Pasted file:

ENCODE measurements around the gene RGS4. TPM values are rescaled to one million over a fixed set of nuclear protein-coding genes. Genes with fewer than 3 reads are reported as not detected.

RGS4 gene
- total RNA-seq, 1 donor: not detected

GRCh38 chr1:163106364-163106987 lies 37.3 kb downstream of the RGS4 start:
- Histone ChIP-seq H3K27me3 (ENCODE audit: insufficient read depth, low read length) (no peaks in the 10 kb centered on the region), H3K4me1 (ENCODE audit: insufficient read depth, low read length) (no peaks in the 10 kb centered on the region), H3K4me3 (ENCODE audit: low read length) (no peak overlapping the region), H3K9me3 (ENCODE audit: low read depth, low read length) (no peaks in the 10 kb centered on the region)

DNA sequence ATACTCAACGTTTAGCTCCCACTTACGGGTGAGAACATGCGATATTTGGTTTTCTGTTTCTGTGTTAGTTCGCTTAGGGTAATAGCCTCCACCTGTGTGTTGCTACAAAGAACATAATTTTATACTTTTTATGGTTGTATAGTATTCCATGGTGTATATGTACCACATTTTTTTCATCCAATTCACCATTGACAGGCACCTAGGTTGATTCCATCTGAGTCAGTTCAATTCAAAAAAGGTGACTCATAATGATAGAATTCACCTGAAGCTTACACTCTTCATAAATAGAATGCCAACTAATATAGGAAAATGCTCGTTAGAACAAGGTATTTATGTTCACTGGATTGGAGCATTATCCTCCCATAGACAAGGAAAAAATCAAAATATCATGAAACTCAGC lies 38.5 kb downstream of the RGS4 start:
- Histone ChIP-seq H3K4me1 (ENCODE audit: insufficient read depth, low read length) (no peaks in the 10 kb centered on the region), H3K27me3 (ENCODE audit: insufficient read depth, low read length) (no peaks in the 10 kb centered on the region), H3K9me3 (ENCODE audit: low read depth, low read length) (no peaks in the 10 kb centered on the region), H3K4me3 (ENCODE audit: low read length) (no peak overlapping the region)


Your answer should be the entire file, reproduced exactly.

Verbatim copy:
ENCODE measurements around the gene RGS4. TPM values are rescaled to one million over a fixed set of nuclear protein-coding genes. Genes with fewer than 3 reads are reported as not detected.

RGS4 gene
- total RNA-seq, 1 donor: not detected

GRCh38 chr1:163106364-163106987 lies 37.3 kb downstream of the RGS4 start:
- Histone ChIP-seq H3K27me3 (ENCODE audit: insufficient read depth, low read length) (no peaks in the 10 kb centered on the region), H3K4me1 (ENCODE audit: insufficient read depth, low read length) (no peaks in the 10 kb centered on the region), H3K4me3 (ENCODE audit: low read length) (no peak overlapping the region), H3K9me3 (ENCODE audit: low read depth, low read length) (no peaks in the 10 kb centered on the region)

DNA sequence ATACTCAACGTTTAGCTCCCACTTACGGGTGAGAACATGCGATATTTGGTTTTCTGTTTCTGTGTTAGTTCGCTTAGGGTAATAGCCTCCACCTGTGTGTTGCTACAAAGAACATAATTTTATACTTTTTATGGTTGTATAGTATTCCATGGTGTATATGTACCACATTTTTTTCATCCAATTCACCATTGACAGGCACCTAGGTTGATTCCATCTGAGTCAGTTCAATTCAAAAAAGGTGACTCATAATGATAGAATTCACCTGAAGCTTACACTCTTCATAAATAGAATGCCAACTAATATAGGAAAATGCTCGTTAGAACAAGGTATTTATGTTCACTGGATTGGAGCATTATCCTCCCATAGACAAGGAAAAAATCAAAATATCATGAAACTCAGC lies 38.5 kb downstream of the RGS4 start:
- Histone ChIP-seq H3K4me1 (ENCODE audit: insufficient read depth, low read length) (no peaks in the 10 kb centered on the region), H3K27me3 (ENCODE audit: insufficient read depth, low read length) (no peaks in the 10 kb centered on the region), H3K9me3 (ENCODE audit: low read depth, low read length) (no peaks in the 10 kb centered on the region), H3K4me3 (ENCODE audit: low read length) (no peak overlapping the region)